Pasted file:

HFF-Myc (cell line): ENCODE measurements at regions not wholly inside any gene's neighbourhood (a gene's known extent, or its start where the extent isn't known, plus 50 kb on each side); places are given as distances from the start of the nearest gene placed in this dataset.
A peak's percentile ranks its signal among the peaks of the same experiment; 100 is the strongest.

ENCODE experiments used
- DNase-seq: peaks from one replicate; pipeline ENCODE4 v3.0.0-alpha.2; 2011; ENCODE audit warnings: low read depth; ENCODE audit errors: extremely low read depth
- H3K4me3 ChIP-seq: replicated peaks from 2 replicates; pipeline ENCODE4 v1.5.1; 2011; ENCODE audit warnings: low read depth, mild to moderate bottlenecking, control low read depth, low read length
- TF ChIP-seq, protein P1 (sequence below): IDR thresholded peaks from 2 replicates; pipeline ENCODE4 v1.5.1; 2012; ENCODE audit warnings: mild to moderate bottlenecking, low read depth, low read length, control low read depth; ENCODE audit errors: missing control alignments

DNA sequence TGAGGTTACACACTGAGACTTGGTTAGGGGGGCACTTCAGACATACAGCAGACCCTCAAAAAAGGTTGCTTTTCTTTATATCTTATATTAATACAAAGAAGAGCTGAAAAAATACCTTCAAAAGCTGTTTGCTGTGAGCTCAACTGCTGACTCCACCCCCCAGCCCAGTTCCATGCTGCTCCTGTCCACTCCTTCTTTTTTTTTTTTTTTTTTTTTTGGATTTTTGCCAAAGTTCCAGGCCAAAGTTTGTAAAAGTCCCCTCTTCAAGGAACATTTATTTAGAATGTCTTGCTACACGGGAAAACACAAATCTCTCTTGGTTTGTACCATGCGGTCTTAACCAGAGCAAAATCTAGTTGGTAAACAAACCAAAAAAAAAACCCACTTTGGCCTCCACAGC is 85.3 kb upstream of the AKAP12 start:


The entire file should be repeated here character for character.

HFF-Myc (cell line): ENCODE measurements at regions not wholly inside any gene's neighbourhood (a gene's known extent, or its start where the extent isn't known, plus 50 kb on each side); places are given as distances from the start of the nearest gene placed in this dataset.
A peak's percentile ranks its signal among the peaks of the same experiment; 100 is the strongest.

ENCODE experiments used
- DNase-seq: peaks from one replicate; pipeline ENCODE4 v3.0.0-alpha.2; 2011; ENCODE audit warnings: low read depth; ENCODE audit errors: extremely low read depth
- H3K4me3 ChIP-seq: replicated peaks from 2 replicates; pipeline ENCODE4 v1.5.1; 2011; ENCODE audit warnings: low read depth, mild to moderate bottlenecking, control low read depth, low read length
- TF ChIP-seq, protein P1 (sequence below): IDR thresholded peaks from 2 replicates; pipeline ENCODE4 v1.5.1; 2012; ENCODE audit warnings: mild to moderate bottlenecking, low read depth, low read length, control low read depth; ENCODE audit errors: missing control alignments

DNA sequence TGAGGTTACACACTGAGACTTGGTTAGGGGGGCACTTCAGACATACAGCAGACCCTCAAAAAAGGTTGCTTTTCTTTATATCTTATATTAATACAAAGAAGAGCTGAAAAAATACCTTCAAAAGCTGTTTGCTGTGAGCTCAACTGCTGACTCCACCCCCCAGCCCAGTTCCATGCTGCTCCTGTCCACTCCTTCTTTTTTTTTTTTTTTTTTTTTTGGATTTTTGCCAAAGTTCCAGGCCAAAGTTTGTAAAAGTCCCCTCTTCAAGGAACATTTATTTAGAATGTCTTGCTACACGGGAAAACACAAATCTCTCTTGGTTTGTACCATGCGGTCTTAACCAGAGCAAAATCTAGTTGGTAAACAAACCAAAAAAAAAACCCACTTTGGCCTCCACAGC is 85.3 kb upstream of the AKAP12 start: